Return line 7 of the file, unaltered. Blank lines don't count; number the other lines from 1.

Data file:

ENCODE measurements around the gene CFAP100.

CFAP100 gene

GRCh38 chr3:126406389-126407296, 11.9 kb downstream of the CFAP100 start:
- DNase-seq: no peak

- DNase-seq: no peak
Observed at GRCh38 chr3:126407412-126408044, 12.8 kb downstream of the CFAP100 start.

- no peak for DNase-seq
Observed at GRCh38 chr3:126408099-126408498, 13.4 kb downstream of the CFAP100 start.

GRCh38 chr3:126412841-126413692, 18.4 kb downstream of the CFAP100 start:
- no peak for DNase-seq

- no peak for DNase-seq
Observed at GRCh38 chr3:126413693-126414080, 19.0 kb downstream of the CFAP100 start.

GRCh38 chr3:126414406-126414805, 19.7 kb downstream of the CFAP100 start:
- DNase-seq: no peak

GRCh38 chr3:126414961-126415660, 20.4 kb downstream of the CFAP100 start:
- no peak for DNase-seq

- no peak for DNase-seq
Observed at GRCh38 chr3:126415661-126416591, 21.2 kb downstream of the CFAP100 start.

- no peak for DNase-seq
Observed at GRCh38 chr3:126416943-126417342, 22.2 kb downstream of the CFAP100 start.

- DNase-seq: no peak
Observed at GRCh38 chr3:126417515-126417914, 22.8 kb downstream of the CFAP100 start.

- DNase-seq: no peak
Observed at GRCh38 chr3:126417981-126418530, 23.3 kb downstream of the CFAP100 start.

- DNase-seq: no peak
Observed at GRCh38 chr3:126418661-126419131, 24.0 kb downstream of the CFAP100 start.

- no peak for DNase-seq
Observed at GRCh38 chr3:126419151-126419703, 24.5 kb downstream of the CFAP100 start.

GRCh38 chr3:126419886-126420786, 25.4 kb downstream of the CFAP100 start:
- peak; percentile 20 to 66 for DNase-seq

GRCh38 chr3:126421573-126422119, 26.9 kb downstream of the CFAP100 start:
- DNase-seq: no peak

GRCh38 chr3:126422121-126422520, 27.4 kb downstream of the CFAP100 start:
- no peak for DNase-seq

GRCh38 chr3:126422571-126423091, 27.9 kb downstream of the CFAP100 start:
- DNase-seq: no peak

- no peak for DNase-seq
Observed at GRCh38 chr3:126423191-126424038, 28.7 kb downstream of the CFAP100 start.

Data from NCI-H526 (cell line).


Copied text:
- no peak for DNase-seq